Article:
Diseases & Conditions


A B C D E F G H I J K L M N O P Q R S T U V W X Y Z

Childhood Schizophrenia


Childhood schizophrenia is a chronic disorder involving abnormal thought and social behavior.

Schizophrenia is quite rare in childhood; it typically develops in late adolescence and early adulthood (see Schizophrenia and Delusional Disorder: Schizophrenia ). When schizophrenia does develop in childhood, it usually begins between the age of 7 and the start of adolescence.

Schizophrenia probably occurs because of chemical abnormalities in the brain. Doctors do not know what causes these abnormalities, although it is clear that there is an inherited vulnerability and that it is not caused by poor parenting or adverse childhood conditions.

Symptoms and Diagnosis

A child with schizophrenia typically becomes withdrawn, loses interest in activities, and develops distorted thinking and perception. These symptoms may continue for some time before progressing. As with adults, children with schizophrenia are likely to develop hallucinations, delusions, and paranoia, often fearing that others are planning to harm them or are controlling their thoughts. Children with schizophrenia typically have blunted emotions—neither their voice nor facial expressions change in response to emotional situations. Events that would normally make people laugh or cry may produce no response. In adolescents, use of illicit drugs may mimic symptoms of schizophrenia.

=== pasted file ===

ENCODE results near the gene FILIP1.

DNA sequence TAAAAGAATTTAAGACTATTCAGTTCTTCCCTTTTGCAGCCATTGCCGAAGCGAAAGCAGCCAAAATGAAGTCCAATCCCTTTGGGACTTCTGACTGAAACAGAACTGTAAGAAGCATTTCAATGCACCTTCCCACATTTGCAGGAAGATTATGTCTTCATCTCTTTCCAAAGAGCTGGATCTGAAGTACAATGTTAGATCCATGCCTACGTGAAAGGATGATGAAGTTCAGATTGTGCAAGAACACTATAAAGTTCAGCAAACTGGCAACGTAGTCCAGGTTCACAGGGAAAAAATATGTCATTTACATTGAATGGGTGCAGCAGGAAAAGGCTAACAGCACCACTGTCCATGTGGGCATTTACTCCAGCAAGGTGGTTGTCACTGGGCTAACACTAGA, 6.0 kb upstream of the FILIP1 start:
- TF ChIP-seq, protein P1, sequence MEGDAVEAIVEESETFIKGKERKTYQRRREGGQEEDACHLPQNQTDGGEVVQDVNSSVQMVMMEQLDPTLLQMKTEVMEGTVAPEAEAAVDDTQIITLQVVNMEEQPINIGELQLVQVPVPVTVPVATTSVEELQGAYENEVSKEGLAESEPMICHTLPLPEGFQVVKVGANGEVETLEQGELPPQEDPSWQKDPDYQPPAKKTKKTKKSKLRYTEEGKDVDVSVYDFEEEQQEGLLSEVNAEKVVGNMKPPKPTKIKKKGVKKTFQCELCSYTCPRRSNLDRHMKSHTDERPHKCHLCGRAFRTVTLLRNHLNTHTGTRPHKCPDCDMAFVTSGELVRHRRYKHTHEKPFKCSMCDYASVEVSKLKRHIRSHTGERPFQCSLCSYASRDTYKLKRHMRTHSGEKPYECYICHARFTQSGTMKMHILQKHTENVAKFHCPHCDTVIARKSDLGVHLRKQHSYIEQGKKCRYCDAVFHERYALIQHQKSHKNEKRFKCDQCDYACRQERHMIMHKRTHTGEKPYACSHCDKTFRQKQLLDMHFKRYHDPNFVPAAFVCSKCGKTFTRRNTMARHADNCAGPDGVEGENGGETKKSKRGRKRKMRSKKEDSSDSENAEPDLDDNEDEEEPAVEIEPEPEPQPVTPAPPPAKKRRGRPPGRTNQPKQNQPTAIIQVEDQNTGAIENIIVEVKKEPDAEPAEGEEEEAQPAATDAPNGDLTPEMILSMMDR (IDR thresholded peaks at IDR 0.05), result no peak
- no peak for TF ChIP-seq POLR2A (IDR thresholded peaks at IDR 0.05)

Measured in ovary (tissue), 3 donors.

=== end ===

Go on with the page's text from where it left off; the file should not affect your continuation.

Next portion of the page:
There is no specific diagnostic test for schizophrenia. A doctor bases the diagnosis on a thorough assessment of the symptoms over time, psychologic tests, and lack of evidence of an underlying medical condition, such as drug abuse, a brain tumor, and other disorders.

Treatment

Childhood schizophrenia cannot be cured, although hallucinations and delusions may be controlled with antipsychotic drugs, such as haloperidol Some Trade Names HALDOL , olanzapine Some Trade Names ZYPREXA , quetiapine Some Trade Names SEROQUEL , and risperidone Some Trade Names RISPERDAL (see Schizophrenia and Delusional Disorder: Antipsychotic Drugs ). Children are particularly susceptible to the side effects of antipsychotic drugs, such as tremors, slowed movements, and movement disorders. Psychologic and educational support for the child and counseling for family members are essential to help everyone cope with the illness and its consequences.

Children with schizophrenia may need to be hospitalized at times when the symptoms worsen, so that drug doses can be adjusted and their safety can be assured.

Last full review/revision February 2003

Source: The Merck Manual Home Edition